By Brian Harris, Staff Writer
If there’s one thing you can say without certainty about Alex Garland’s new science fiction-horror film Annihilation, it’s that it definitely swings for the fences.
Before we even get to the film itself I think that really needs to be stated. This is a big budget studio film in 2018 that does everything big budget studio films in 2018 hate. And that’s not a knock on studios, but merely an observation apparent to anyone who stumbles into a (probably less than crowded) theater showing Annihilation. It’s brutally violent. It’s slow and plodding. Its interests seem squarely on its philosophical messages. The fact this thing got a mainstream theater release is baffling (although apparently outside of the US, Canada and China, Annihilation is straight to Netflix), and its ambition is staggering. And while I wish I could tell you that the stunning originality led to an all-time classic, it’s a bit more of a mixed bag.
Now, although one of the key strengths this film has is its originality, it’s actually loosely based on a novel. Annihilation by Jeff VanderMeen, the first book in his “Southern Reach Trilogy.”
And when I say loosely, I say very loosely. The director of the film adaptation, Alex Garland has been very upfront that this film would in many ways depart from the book, while exploring similar themes, and while I’ve not read the book myself, reading a quick synopsis revealed a story almost entirely different. And to the film’s credit, it’s seemingly simplified many of the actual plot points from the novel. The film tells the story of Lena, played by a traumatized Natalie Portman, a biologist who, for spoiler-ific reasons joins an all-female expedition into the terrifying “Shimmer,” a mysterious force that is slowly encapsulating the Earth. An incredibly simple premise for an incredibly complex film, but if you noticed, I kind of skimmed through the actual characters in that one sentence synopsis, and that’s because the film doesn’t show much of an interest there either.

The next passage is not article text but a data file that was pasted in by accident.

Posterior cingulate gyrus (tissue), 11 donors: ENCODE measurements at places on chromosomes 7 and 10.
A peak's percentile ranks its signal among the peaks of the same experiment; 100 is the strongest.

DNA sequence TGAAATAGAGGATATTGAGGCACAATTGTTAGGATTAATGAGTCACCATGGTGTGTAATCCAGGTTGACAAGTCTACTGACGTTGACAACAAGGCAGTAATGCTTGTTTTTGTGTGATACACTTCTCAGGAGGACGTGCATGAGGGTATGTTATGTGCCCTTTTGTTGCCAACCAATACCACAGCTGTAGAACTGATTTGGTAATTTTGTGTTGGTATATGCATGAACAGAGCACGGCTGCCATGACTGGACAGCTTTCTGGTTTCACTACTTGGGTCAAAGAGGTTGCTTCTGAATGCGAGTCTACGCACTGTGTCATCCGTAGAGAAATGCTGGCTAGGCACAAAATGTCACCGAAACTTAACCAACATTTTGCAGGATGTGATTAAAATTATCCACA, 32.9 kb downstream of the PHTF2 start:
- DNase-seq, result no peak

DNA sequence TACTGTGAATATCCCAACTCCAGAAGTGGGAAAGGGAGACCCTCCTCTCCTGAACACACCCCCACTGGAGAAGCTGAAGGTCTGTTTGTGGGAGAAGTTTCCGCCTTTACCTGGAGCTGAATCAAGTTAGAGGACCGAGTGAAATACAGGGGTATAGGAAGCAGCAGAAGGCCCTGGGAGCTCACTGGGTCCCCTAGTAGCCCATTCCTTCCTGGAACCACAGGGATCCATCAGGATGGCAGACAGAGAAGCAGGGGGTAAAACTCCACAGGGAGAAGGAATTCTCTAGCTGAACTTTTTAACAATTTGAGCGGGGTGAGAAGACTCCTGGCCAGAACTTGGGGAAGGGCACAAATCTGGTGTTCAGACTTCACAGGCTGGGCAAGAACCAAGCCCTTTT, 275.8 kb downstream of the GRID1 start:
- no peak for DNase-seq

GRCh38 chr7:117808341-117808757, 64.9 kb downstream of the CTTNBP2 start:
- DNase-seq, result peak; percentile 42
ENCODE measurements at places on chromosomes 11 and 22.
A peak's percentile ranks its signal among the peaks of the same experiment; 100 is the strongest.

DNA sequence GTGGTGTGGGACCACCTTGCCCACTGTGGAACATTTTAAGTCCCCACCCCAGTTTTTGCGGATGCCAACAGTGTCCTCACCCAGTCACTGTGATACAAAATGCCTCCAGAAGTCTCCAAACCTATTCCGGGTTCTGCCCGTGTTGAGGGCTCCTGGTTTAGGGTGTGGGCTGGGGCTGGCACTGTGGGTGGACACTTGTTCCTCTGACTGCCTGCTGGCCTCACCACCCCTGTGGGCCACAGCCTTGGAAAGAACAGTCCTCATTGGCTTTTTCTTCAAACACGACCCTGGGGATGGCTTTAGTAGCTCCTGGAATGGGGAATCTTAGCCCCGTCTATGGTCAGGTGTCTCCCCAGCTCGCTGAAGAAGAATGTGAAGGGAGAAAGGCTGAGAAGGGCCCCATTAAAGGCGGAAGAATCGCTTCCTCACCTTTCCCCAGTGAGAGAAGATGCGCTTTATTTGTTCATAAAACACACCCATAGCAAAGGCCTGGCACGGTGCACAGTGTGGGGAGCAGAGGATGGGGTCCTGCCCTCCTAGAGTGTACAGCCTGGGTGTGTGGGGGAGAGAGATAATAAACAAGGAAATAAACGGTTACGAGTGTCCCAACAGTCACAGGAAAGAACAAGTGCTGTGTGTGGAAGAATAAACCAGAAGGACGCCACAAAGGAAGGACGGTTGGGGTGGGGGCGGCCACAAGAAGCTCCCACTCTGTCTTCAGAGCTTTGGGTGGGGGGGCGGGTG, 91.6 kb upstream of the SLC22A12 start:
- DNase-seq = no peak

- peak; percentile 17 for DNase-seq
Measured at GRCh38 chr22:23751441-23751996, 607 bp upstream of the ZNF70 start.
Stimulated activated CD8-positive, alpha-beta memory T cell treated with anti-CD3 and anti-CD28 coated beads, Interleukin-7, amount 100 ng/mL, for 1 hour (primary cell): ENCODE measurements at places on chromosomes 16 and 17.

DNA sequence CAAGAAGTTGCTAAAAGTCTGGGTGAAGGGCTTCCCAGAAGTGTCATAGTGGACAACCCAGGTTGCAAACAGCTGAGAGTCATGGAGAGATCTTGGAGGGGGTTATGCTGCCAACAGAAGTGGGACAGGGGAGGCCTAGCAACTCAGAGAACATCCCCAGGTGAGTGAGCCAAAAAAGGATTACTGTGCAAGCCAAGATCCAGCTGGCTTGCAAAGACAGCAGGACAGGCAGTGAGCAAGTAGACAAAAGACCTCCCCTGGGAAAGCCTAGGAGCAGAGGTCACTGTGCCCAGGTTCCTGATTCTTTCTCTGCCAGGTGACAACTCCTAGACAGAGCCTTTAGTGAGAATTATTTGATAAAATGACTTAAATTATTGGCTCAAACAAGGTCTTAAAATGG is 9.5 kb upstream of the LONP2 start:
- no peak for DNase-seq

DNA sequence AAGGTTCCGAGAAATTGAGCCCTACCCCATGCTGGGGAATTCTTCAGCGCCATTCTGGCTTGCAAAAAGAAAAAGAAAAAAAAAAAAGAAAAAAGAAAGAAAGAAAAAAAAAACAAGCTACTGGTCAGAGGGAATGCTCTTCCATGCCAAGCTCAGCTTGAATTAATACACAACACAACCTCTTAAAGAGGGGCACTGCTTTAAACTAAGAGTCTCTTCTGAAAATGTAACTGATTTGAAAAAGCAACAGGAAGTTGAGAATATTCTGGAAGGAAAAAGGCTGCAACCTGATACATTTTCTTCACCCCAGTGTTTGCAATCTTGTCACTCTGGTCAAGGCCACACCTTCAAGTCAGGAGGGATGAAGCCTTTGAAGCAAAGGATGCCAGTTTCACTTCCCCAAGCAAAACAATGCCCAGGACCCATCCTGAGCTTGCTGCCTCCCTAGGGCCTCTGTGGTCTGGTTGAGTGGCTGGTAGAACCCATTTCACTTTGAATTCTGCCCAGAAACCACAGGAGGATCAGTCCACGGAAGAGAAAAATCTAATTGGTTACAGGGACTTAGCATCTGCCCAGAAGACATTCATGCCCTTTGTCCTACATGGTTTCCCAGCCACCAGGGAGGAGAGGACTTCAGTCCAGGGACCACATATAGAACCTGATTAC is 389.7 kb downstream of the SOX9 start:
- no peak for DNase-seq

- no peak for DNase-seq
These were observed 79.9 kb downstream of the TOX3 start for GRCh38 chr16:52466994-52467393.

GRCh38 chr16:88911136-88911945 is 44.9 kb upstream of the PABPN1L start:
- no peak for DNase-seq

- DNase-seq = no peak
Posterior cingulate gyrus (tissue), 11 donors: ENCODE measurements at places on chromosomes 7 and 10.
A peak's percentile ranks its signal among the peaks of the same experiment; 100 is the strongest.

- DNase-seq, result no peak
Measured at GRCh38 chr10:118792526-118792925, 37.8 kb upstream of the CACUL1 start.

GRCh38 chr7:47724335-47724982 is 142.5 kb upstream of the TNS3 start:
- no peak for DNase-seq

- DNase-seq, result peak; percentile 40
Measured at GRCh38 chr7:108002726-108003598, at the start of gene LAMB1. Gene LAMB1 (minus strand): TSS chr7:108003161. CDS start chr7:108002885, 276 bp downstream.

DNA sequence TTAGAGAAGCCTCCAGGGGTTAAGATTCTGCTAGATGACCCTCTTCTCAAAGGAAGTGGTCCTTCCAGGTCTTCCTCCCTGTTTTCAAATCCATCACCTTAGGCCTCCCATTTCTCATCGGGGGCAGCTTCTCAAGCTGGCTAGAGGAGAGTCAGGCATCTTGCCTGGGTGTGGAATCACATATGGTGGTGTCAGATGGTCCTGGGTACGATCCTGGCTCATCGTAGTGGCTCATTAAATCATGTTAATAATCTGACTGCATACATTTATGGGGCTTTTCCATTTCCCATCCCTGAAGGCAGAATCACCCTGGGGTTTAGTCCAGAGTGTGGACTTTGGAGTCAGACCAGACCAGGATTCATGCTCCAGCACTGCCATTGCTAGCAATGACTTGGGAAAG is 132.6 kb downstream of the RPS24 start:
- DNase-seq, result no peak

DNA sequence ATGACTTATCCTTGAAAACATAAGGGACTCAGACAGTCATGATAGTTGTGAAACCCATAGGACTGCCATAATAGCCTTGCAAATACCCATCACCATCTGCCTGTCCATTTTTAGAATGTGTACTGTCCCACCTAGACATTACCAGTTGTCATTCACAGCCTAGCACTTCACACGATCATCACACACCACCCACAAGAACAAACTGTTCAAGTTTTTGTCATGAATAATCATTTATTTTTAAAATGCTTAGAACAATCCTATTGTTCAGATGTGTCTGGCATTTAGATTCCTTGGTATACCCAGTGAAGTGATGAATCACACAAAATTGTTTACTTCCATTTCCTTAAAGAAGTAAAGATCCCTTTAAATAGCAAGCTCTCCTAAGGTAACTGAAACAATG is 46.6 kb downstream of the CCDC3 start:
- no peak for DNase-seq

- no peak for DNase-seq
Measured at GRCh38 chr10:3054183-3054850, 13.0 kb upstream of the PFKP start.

Now, don’t get me wrong, there are some really fantastic performances here, from Natalie Portman’s wounded lead, to Gina Rodriguez’s Anya, who is the closest this film comes to an action movie style heroine. In particular, Oscar Isaac shines in a disappointingly small role as Kane, Lena’s husband in key flashback scenes spread throughout the film. It’s not that these are bad roles, the actors are doing a fantastic job here.
It’s that the script, despite its slow pace and reflective tone, has no time for them, which gives the film an odd, almost clinical feel. Garland treats his characters almost more as chess pieces to get from point A to B, than actual living breathing characters. This kind of detachment can get in the way of the film, and stifles it so much, that when revelations are made on the character side of things, they can get little more than a shrug.
But what gets a lot more than a shrug are the visuals. This film is simply gorgeous, with Alex Garland displaying an incredibly amount of skill behind the camera on only his second film (with the excellent Ex Machina being his directorial debut). When Garland wants a shot to fill you with awe, it does. When he wants you to be terrified out of your mind, you are. The atmosphere of “The Shimmer” is palpable in every scene, with some absolutely incredible production design. The Shimmer feels alien, and distinctly other.
So much so, that much of the movie you’ll be on the edge of your seat at the mere act of Lena and company trekking through the The Shimmer’s dense forest landscapes.
Originality should be applauded in Hollywood, and in many cases Annihilation succeeds. When it’s doing what it wants (that is being a philosophical head trip with gorgeous visuals), it’s a triumph and one of the best science fiction films in years. When it’s not, however, it stumbles with flat characters and snail’s pacing.
It’s flawed, that’s for sure. But there’s not a lot like it out there, and so long as you can stomach some truly harrowing sequences this is absolutely worth a (confused) watch. Just, be prepared for some weirdness.